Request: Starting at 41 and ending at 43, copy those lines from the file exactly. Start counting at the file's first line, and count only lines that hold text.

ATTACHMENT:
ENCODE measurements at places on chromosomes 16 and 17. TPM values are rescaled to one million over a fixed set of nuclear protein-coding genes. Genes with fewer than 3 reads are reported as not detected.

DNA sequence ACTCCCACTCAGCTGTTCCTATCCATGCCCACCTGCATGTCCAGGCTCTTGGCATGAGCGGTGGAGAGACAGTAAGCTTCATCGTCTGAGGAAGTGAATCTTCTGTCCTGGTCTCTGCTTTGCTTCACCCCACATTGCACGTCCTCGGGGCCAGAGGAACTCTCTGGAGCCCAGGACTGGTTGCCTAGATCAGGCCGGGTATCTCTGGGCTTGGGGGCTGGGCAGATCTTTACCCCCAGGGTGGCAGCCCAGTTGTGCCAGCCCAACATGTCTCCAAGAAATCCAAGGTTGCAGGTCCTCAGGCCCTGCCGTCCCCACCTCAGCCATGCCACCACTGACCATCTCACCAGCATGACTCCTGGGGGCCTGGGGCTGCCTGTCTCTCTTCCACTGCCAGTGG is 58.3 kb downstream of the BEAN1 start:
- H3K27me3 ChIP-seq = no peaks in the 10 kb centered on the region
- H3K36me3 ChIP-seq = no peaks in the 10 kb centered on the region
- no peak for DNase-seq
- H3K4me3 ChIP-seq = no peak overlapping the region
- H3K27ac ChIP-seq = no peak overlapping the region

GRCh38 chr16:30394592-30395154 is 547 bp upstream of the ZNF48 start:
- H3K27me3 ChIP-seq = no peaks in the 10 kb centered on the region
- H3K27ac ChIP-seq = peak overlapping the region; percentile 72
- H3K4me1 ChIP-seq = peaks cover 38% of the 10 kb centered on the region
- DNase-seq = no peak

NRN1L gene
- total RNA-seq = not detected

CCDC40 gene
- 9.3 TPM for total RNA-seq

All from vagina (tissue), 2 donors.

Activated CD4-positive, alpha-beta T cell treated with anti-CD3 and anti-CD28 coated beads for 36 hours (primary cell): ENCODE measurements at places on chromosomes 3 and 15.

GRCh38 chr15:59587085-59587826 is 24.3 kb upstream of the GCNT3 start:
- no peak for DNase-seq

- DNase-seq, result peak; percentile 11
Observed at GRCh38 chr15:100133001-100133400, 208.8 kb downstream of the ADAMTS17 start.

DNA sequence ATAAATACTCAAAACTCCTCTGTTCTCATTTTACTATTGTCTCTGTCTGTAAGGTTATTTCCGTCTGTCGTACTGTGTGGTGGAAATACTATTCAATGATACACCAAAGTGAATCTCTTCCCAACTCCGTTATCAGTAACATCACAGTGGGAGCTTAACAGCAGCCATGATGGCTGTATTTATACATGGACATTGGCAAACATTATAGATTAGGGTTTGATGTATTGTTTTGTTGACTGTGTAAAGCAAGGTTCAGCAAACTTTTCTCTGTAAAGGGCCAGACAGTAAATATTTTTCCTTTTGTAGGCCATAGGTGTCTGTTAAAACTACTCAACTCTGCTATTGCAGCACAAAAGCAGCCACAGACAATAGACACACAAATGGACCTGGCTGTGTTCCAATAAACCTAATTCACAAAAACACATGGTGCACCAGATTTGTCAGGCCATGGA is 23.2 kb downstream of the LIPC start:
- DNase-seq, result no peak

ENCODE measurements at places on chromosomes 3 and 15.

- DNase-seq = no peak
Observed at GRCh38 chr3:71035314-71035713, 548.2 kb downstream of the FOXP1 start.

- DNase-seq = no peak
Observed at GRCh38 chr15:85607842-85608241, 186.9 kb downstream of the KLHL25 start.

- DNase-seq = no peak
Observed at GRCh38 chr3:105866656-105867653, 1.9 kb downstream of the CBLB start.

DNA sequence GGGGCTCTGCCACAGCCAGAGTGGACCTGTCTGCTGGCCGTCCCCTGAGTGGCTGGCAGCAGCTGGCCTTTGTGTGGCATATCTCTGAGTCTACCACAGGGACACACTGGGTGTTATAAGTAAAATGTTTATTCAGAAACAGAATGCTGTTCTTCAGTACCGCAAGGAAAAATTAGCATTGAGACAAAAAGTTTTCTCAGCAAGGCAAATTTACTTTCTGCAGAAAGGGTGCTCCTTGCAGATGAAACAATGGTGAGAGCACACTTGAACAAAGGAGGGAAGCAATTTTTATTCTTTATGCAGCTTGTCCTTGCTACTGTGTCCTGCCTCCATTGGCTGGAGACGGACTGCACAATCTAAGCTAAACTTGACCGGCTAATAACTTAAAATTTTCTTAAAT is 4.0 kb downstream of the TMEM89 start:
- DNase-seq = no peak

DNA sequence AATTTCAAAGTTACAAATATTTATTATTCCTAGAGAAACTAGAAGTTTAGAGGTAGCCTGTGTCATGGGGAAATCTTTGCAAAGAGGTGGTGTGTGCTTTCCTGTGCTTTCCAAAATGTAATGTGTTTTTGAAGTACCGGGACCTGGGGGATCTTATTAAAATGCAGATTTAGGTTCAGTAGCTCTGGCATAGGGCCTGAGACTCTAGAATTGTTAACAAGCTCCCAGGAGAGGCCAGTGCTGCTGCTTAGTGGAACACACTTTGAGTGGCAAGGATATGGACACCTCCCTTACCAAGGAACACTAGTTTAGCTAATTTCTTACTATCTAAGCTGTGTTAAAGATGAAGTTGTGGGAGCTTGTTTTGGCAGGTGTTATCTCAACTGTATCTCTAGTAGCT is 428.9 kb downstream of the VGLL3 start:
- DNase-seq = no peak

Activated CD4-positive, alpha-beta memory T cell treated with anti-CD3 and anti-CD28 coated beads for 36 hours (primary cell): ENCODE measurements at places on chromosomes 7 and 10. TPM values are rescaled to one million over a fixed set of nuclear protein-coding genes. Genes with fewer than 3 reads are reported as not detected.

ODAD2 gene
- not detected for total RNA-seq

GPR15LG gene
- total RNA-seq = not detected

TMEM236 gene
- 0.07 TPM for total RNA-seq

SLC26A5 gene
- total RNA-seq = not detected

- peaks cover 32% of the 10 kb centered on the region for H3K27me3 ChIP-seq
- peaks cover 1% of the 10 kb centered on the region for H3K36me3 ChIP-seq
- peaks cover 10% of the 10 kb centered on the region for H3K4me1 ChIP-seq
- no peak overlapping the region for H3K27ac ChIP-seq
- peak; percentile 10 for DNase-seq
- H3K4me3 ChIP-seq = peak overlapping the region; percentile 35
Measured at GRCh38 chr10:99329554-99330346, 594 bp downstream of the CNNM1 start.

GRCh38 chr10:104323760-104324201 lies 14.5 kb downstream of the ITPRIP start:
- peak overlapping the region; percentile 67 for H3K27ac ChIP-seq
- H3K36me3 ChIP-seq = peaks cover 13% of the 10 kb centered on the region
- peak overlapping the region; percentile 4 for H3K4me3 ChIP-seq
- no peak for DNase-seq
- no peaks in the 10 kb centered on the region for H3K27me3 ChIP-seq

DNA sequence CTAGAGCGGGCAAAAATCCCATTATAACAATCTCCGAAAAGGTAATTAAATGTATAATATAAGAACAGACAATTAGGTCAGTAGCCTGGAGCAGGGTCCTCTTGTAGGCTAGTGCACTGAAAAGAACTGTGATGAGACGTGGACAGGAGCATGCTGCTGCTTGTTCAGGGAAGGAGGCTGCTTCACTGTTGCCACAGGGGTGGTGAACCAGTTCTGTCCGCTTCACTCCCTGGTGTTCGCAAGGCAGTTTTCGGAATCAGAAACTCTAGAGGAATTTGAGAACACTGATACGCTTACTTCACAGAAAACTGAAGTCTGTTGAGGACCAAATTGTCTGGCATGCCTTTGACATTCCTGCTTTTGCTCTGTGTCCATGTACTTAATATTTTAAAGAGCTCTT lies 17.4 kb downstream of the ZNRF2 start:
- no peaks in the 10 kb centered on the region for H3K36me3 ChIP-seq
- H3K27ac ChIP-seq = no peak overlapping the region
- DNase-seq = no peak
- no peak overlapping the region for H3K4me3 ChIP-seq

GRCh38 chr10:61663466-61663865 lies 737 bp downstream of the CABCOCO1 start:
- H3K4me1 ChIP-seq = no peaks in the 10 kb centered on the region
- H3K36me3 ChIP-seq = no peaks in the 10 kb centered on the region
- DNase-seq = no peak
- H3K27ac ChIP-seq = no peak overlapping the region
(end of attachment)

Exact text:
TMEM236 gene
- 0.07 TPM for total RNA-seq

SLC26A5 gene